New Chinese animated film ‘Realm of Terracotta’ well received by domestic audiences
Published: Jun 30, 2021 07:53 PM
Realm of Terracotta Photo: web

Realm of Terracotta Photo: web


Another Chinese animated film based on traditional culture, Realm of Terracotta, is set to hit theaters in China on July 9. The film looks like it will continue to win streak of other domestic animated films, which have surprised audiences with their improved production quality over the past few years.

Debuting at the Shanghai International Film Festival on June 20, the fantasy movie features one of China's world heritages - the Terracotta Warriors. The film sees the statues come to life as a mysterious young girl joins up with one of the terracotta warriors to fight monsters in an underground city. 

The film has been getting good reviews from the audiences who have seen it in advance. 

Realm of Terracotta Photo: web

Realm of Terracotta Photo: web

Realm of Terracotta Photo: web

Realm of Terracotta Photo: web

The studio behind the film has been holding prescreening events in more than a dozen Chinese cities, and so far the audience reception has been overwhelmingly positive. 

"I've seen many Chinese-produced animated films over the past few years,and I saw clear improvement with this one," posted one netizen on social media.

"The TerracottaWarriors are one of the Eight Wonders of the World. It is interesting and creative to put living ones into a magical world on the screen," read one comment on Chinese media review platform Douban. 

After the ups and downs in public opinion in Hollywood's Kung Fu Panda trilogy experienced over the "theft of traditional Chinese culture," the country's own animation industry has seen considerable development. The rise in quality has been reflected in films from Ne Zha, which was selected as China's entry for Best International Feature Film at the 92nd Oscars, to Realm of Terracotta.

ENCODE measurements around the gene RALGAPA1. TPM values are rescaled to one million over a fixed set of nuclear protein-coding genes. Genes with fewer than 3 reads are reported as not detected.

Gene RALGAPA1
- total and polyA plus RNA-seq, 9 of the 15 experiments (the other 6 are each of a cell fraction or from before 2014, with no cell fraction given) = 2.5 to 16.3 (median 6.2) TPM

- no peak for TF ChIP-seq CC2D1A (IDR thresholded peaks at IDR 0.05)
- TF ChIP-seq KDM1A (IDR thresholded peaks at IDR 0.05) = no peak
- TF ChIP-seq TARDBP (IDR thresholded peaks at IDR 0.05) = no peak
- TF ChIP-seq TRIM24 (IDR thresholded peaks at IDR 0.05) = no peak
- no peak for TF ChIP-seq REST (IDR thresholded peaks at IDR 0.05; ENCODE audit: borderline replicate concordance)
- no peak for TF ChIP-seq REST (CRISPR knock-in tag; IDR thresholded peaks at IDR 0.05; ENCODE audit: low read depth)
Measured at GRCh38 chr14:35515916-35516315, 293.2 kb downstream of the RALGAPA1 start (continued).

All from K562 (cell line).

Kung Fu Panda 2 was at the center of heated debate after it was screened in China in 2011 for its use of traditional Chinese elements, according to Chinese media reports. While the film supporters in China said that it should be seen as a successful example of traditional Chinese culture making its way overseas, opposing voices saw it as cultural appropriation by Hollywood. 

Experts responded, calling for moviegoers in China to have patience and wait for the huge gap between domestic and US animation to close instead of simply rejecting foreign films. Now, observers say that Chinese animated films are making great progress in presenting the country's traditional culture to the world.

"Clearly the animated films in our country are doing a better job and we can feel that they are creating something that belongs to ourselves," one animation fan surnamed Cui told the Global Times on Wednesday.

As early as 2015, Monkey King:Hero is Back intrigued moviegoers, bringing them into cinemas in large numbers. The team took a part of the story about the legendary mythical figure the Monkey King, the main role in the classic Ming Dynasty (1368-1644) novel Journey to the West, and adapted it into a successful adventure film.

The movie earned a high score of 8.3/10 on Douban and was soon followed by more adaptations of traditional Chinese stories such as White Snake, inspired by the traditional Chinese legend of Madame White Snake, and Ne Zha, which have a 7.8/10 and 8.4/10 respectively on Douban.

"I've watched both White Snake and Ne Zha, and was impressed by both of them," added Cui. 

"I hope animators can stick to this creativeness and dig more out of our traditional culture in the future."